Here is an obvious situation to try this technique. Even at f32, with our 100mm lens and the camera position we are using, we can’t get it all sharp, from the back of the chair in front to the distant window.

Photoshop CS4 Extended Depth of Field

So I took three shots, the one above, one nicely focused on the vase and beyond and one on the more distant door and window. Put together in Photoshop we get the result below, a completely effective result.

Photoshop CS4 Extended Depth of Field

Photoshop CS4 Extended Depth of Field

You can see the three layers with the resulting mask.

There are some possible side effects of this process. If you have dust on the sensor then since the perspective changes slightly as you focus, when the software does the alignment you can get a sequence of dust marks, as you have in the detail below.

Photoshop CS4 Extended Depth of Field

Another artefact can be found if you resize and then flatten, as opposed to flattening the layers and then resizing. This can be seen in the image below and seems to come about because of the way the mask is generated. Rather than when a top layer covers an area just leaving that area on the layer below, which is what you might do if doing this process manually (yes it can be done manually), Photoshop breaks the whole image up into a jigsaw puzzle of pieces across the layers. At least in the beta I am writing this from there seems to be a slight issue in resizing between the masks and the image parts themselves that produces this slight halo around the edges. We will see if it is fixed in the shipping version. But you can avoid it anyway by flattening before resizing.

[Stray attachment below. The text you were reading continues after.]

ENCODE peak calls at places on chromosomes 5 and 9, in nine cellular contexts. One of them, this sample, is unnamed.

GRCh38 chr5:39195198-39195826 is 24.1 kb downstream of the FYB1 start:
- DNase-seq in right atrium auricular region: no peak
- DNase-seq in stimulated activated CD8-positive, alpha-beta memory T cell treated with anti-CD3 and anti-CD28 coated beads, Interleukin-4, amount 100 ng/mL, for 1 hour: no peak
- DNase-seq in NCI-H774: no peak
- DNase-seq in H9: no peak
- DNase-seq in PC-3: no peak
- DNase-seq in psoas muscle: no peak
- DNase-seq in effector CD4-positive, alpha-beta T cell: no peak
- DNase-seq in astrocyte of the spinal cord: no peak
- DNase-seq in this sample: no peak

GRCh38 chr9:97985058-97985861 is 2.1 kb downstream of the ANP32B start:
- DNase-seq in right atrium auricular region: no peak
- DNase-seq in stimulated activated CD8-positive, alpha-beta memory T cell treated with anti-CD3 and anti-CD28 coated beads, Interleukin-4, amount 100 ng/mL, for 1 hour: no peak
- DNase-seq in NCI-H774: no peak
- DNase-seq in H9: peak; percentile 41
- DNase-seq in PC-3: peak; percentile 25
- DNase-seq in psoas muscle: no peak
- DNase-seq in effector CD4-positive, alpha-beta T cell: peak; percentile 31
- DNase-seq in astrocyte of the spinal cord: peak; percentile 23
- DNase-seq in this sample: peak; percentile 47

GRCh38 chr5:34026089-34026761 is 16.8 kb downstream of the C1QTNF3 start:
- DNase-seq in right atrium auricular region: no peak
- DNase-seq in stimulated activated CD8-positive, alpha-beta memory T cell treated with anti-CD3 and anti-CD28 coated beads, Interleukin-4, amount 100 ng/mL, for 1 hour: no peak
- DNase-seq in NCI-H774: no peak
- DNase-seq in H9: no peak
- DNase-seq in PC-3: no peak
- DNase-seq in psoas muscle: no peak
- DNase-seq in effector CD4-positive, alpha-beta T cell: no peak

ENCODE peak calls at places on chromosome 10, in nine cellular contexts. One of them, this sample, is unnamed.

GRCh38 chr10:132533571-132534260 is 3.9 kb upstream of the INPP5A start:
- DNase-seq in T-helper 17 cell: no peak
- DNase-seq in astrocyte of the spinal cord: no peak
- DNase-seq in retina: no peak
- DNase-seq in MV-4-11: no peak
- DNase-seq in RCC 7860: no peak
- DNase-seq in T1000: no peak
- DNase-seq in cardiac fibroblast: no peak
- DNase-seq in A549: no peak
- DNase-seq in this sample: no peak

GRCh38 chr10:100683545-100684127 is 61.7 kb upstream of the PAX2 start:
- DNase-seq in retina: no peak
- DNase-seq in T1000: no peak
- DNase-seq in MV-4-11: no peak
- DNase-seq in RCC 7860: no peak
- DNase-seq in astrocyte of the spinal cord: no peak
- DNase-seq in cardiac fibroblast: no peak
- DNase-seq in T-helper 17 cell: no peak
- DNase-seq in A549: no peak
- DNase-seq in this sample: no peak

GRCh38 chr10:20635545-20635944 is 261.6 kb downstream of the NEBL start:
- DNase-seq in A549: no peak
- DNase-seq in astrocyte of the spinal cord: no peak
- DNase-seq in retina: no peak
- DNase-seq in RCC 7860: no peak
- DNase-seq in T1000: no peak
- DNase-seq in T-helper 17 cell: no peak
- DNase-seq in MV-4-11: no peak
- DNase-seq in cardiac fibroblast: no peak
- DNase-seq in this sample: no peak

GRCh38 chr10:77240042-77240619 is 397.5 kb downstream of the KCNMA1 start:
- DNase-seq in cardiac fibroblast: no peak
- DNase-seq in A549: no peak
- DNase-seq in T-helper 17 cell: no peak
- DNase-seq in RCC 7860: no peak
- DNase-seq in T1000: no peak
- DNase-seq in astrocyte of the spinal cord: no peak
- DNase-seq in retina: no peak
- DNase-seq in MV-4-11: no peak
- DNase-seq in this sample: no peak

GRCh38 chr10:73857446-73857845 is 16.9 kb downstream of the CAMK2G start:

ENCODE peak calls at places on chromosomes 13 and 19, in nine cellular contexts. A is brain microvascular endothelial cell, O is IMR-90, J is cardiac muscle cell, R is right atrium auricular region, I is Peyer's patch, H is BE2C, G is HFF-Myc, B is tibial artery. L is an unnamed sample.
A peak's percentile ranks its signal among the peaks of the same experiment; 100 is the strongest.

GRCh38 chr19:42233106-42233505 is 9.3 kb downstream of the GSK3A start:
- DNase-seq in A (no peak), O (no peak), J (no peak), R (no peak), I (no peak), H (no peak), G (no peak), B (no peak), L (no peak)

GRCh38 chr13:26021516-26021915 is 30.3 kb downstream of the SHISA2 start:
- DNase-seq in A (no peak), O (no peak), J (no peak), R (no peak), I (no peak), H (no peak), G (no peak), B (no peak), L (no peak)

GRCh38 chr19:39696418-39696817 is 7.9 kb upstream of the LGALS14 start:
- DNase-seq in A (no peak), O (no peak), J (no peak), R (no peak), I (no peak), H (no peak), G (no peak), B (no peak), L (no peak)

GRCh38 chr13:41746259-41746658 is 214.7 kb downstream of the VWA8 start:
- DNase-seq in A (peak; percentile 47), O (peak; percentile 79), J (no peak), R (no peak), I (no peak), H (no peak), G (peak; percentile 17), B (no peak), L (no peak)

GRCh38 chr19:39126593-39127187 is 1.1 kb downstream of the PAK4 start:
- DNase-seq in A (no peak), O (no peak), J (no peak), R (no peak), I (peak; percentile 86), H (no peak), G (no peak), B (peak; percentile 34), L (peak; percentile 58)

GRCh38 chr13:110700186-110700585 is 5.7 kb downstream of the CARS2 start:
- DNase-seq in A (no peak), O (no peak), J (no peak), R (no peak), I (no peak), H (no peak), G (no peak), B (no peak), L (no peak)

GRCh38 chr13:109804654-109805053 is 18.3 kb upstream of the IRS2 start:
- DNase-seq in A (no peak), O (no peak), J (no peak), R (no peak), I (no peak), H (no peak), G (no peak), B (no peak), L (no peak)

Photoshop CS4 Extended Depth of Field

So, provided you have a small number of images and a lot of sharp overlap from image to image, it works. But what about on something really tough?


When I first saw this feature I immediately thought about applications in macro photography.

Below we have an image of amber I shot at f16.

Photoshop CS4 Extended Depth of Field

Here are a couple of 100% sections:

Photoshop CS4 Extended Depth of Field

Photoshop CS4 Extended Depth of Field

So I wanted to see if I could get sharpness through more of the depth of the amber. I shot 11 images, slowly moving the focus deeper into the amber. The result is below

Photoshop CS4 Extended Depth of Field

Below are two 100% sections:

Photoshop CS4 Extended Depth of Field

Photoshop CS4 Extended Depth of Field

This clearly did not work but I made it really hard on the software, using f4 for the individual shots.

For this new series of images I used f5.6, still a tough test.

Photoshop CS4 Extended Depth of Field

The result is excellent from combining the 20 images is excellent. I allowed even more sharp overlap from image to image.

Photoshop CS4 Extended Depth of Field “https://www.dimagemaker.com/ktml2/images/uploads/cs4/dof/20.jpg?0.09800907060671438″ align=”” border=”0″ height=”433″ hspace=”0″ vspace=”0″ width=”650″>

This shell fossil (below) worked extremely well from 10 images.